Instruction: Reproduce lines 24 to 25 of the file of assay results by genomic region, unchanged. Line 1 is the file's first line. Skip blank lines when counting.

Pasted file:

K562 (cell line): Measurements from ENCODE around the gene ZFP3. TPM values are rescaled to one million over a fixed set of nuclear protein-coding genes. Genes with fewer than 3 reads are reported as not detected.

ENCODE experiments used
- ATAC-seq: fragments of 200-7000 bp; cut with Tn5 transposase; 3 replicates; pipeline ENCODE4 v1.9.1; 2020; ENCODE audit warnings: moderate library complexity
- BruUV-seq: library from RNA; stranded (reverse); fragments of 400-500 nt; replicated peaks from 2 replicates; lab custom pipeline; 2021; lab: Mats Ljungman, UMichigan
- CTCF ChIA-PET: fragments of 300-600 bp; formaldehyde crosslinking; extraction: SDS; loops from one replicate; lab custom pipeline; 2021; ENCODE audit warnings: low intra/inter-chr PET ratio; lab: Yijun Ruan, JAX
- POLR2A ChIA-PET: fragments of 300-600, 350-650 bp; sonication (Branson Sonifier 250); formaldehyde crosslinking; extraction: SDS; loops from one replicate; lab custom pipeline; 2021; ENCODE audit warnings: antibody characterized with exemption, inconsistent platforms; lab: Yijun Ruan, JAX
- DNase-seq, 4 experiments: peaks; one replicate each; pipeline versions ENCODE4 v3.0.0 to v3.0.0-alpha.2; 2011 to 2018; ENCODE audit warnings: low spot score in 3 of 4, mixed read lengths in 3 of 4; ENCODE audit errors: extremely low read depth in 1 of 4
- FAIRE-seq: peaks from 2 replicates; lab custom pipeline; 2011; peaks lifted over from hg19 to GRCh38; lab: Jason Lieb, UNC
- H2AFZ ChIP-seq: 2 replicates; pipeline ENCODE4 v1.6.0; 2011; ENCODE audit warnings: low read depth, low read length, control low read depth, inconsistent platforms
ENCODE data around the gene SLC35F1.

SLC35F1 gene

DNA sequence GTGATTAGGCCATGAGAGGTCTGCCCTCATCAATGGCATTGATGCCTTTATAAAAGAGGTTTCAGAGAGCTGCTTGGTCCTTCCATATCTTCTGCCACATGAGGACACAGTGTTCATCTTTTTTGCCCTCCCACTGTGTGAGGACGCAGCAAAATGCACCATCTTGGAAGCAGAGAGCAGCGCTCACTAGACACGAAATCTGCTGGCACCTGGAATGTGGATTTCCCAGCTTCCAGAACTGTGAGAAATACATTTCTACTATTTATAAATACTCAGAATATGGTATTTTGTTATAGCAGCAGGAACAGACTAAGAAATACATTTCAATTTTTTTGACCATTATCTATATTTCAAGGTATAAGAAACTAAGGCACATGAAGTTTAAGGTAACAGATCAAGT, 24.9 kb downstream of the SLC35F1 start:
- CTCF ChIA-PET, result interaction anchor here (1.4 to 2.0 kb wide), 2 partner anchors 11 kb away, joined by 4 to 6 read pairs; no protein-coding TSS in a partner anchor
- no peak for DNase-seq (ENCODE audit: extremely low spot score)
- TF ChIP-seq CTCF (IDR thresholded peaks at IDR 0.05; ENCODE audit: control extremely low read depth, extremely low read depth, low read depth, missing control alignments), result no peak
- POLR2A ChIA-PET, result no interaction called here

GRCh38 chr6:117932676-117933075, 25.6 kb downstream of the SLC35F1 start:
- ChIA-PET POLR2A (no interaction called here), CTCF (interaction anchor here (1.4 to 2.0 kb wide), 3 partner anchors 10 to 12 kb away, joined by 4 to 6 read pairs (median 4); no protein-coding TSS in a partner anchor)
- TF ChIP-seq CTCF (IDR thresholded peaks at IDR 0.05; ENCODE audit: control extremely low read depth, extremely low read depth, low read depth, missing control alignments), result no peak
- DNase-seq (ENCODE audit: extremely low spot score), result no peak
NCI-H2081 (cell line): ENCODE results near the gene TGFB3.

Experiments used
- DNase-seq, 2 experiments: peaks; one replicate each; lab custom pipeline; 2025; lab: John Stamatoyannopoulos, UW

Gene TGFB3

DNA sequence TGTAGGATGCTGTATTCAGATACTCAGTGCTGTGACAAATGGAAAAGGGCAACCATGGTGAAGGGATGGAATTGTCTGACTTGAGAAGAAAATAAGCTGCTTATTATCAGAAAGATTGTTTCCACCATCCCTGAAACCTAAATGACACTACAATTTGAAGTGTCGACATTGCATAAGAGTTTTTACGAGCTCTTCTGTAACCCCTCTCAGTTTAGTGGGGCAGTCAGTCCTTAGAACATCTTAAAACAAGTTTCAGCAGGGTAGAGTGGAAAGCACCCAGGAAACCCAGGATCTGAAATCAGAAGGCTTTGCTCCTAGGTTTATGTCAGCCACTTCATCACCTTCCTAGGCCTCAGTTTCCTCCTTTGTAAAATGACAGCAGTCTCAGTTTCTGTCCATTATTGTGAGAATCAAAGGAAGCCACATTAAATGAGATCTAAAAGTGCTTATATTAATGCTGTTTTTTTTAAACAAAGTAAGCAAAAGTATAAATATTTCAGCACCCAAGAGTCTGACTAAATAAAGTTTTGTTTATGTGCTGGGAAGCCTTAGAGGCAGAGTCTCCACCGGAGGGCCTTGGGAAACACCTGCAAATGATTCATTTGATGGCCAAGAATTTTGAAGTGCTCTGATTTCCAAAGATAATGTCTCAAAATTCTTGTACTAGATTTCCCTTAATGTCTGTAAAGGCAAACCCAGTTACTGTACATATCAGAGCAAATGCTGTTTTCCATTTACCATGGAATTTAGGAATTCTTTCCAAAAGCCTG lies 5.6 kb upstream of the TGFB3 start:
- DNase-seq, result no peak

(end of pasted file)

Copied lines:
Gene TGFB3

DNA sequence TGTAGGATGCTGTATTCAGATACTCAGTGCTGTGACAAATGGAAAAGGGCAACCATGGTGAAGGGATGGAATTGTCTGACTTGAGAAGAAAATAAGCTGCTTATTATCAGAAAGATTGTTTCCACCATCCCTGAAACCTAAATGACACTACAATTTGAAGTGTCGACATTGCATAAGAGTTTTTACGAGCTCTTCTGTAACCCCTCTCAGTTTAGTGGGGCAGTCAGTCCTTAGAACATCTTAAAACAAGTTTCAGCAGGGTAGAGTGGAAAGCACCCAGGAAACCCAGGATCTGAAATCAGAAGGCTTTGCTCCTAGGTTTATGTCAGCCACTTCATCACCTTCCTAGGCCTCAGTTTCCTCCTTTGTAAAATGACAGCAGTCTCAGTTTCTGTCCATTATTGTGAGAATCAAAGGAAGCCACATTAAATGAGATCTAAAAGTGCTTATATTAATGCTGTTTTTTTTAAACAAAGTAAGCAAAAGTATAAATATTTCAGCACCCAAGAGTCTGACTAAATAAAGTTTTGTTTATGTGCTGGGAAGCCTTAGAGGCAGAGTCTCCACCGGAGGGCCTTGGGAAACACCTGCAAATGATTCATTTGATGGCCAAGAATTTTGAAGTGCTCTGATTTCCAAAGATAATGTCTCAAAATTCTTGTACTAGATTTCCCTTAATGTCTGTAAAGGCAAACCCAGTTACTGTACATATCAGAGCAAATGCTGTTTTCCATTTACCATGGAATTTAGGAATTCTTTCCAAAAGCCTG lies 5.6 kb upstream of the TGFB3 start: